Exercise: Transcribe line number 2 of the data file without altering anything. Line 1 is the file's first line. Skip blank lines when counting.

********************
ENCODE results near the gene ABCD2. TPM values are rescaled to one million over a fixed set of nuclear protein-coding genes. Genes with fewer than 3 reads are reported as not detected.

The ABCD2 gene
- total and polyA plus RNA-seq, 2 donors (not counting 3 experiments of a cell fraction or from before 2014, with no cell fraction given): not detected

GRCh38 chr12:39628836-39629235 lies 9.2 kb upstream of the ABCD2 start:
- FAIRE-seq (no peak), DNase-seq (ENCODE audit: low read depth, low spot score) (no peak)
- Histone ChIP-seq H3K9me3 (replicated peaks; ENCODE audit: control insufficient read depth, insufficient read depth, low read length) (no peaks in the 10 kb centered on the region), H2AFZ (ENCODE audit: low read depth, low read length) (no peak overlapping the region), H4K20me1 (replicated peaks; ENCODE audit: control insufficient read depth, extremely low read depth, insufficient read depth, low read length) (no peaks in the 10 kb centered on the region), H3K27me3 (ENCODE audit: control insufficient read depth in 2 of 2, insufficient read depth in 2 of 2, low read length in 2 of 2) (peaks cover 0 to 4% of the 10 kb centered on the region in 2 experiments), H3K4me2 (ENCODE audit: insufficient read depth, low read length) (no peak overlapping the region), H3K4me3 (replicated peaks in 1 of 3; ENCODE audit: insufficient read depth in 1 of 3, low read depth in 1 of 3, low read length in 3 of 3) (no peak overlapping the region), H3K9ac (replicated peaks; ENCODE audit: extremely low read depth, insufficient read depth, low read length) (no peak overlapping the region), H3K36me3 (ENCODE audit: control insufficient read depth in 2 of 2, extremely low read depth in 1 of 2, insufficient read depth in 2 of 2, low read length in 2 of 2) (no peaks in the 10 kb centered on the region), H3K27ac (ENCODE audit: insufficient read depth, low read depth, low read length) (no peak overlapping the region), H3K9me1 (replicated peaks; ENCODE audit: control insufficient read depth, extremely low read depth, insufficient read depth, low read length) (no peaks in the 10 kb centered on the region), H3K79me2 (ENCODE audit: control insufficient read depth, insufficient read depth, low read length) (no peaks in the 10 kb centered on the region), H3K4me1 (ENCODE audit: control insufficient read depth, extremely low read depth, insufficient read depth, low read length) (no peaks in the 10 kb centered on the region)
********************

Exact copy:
The ABCD2 gene